Monday, July 31, 2006

Seraya Fast Lane

Sometimes I miss Hong Kong. The buzz, the cool stuff to see and do, the nearly year-round hiking, finding old pots in village rubbish heaps, swimming laps in the big pool, walking, walking, cheongsams, tailors, ferries, friends, exhibitions at John Batten gallery, basso profundo frog talk on rainy nights, Singapore noodles, ten dollar wonton soup, Freddy, big rocks sticking out of hillsides, dancing to a good band at the Wanch, the skyline, grabbing a drink with friends before heading out to a movie or concert.

I just had a lengthy couple of conversations with HKU prof Paul Smethurst. I took two of his courses at HKU, and, although I hate postmodernism, he made me really understand it. In fact, we probably don't even see eye to eye on any number of scholarly topics, but he never gave me a bad grade. A prof who's a teacher, not a politician. And that's pretty cool!

Paul gives me props for telling him, "you're not getting any younger" back in 2000, when I first bought the Bali land. This made some impact on him, for he followed on down to Bali and got himself a nice little villa north of Seminyak. He's got something going up in the mountains, now, too. Wow! Dude loves his real estate!

So it got me thinking, as I'm telling Paul all about how I miss HK. But I have to admit that Bali has its own buzz. It's just a mellower buzz.

I certainly do my share of entertaining, here in the Shack. I had a few good friends down to celebrate the fact that it's a short snort to points west and south, now, thanks to the new bypass. What was going to be my big blowout party ended up being a little dinner. Big party must come later, when my friends are not suffering from Morning Sickness, broken cars, and other regrets.

But, yeah, I give a party here and the band plays or the girls dance, or both. Sure as hell didn't do that in either of our tiny apartments in Hongkers.

While I miss some of the really good rock bands of the bars of HK, I do get to got to the Denpasar arts festival and hear fusion bands (what that means is a synth, guitar, and drum set backing gong kebyar... but it can be very cool). I may not be able to strut around in a form fitted cheongsam here in Bali, but I do get to wear some nice Javanese sarongs. Laps in the pool... hell yeah, and the pool is all to myself now. Okay, the walking and hiking... there's the rub. Near equatorial sun makes hiking difficult. Here in Bali, you pretty much have to choose a mountain area, dawn hours, or (rare) shaded paths. The Bugbug hill is suitable for afternoon hiking because of the shade, but I do neighborhood walks in the dawn.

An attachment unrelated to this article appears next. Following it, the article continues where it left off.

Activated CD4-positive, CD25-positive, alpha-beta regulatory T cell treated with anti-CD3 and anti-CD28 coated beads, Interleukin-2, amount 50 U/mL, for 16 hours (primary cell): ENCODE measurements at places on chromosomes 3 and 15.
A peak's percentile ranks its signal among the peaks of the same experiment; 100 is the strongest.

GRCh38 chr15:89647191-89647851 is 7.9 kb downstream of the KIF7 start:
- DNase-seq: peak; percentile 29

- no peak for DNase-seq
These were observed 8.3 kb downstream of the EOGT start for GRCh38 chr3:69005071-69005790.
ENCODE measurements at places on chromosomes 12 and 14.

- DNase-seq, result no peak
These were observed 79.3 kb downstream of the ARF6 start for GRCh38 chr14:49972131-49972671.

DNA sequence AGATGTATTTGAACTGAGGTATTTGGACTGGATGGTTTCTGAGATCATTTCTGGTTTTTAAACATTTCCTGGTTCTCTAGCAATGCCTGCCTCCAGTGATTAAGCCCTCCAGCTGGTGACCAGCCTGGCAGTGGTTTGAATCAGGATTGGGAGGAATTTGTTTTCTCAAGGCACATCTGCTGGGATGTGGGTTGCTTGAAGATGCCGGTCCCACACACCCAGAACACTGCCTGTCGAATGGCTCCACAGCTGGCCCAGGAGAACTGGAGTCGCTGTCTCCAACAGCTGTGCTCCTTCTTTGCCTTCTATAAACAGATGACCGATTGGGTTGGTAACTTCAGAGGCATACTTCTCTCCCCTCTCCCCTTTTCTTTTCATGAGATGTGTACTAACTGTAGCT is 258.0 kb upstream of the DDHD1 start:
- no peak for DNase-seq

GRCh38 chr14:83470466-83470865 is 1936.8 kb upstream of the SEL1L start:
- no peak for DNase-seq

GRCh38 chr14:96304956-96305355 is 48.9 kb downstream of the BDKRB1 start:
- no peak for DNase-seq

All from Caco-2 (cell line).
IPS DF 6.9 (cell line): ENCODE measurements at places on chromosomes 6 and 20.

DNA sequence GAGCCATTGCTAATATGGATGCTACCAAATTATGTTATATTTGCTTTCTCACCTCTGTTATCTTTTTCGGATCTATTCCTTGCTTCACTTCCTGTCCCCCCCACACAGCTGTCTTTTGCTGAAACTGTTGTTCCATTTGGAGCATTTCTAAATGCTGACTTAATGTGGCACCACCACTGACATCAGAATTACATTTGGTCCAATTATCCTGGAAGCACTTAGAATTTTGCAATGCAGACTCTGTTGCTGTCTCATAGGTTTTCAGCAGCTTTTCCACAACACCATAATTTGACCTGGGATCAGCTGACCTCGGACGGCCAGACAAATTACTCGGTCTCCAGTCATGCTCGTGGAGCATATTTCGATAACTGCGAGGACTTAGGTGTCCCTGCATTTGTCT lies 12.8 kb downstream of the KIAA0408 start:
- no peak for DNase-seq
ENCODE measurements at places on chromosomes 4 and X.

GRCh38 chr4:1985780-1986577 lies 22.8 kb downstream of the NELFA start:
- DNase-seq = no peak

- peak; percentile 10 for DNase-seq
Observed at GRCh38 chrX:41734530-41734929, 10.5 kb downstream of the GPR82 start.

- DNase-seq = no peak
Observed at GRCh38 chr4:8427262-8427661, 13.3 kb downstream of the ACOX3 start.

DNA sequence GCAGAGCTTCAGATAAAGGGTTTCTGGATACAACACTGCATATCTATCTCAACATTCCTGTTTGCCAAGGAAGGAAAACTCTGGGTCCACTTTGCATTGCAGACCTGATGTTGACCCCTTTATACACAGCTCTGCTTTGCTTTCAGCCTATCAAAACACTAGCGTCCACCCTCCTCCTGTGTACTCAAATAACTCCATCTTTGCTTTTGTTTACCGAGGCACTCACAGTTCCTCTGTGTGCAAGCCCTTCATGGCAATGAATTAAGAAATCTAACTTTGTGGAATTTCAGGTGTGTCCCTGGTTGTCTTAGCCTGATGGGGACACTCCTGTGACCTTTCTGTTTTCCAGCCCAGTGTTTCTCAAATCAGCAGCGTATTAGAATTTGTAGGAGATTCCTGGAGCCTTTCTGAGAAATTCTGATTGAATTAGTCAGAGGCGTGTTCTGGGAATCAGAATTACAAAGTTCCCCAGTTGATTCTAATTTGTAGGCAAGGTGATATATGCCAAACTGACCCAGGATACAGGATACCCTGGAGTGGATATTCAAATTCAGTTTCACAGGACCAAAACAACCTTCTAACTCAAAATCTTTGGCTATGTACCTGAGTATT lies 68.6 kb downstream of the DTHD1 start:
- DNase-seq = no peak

Okay, now my life has all this new stuff in it: teaching my cook new dishes, recipes, menus; doing Buteyko breathing exercises to minimize my sinus problems, yelling at the TV news (Israeli army & politicians get my loudest insults), working on my novel (which will undoubtedly make me a small fortune in royalties), and cleaning up the clippings and piles of crap. Bonus time is devoted to helping the schools around here (latest project is getting Pusat Pendidikan Lingkunan Hidup out here to teach the kids the basics of environmental health). We gotta get in the basics, like trash management, English, and reading. So libraries are my other favorite project. I am also working on the girls in the village, one at a time, to stay in school and not just get pregnant at age 15. It is all slow going, but Seraya will benefit. I help the Ubud Writers Festival with promotional materials. That is great fun for readers here, when all of our writers come and dazzle us each October, but the not-so-hidden agenda is the Saraswati Foundation, which helps kids learn, and they benefit from the festival.

Basically I've moved on from getting my kids through school to getting other kids through school. The world is a delicate place and it's wonderful to see how working delicately moves mountains. Too many people are overwhelmed by poverty and cruelty, and they won't do even one thing.

More on that in a moment.

So nice to sit here on the computer and listen to my husband mix the tracks of the traditional and not-so-traditional music and chanting of Dewa Balian. It will be a lovely CD when it's done.

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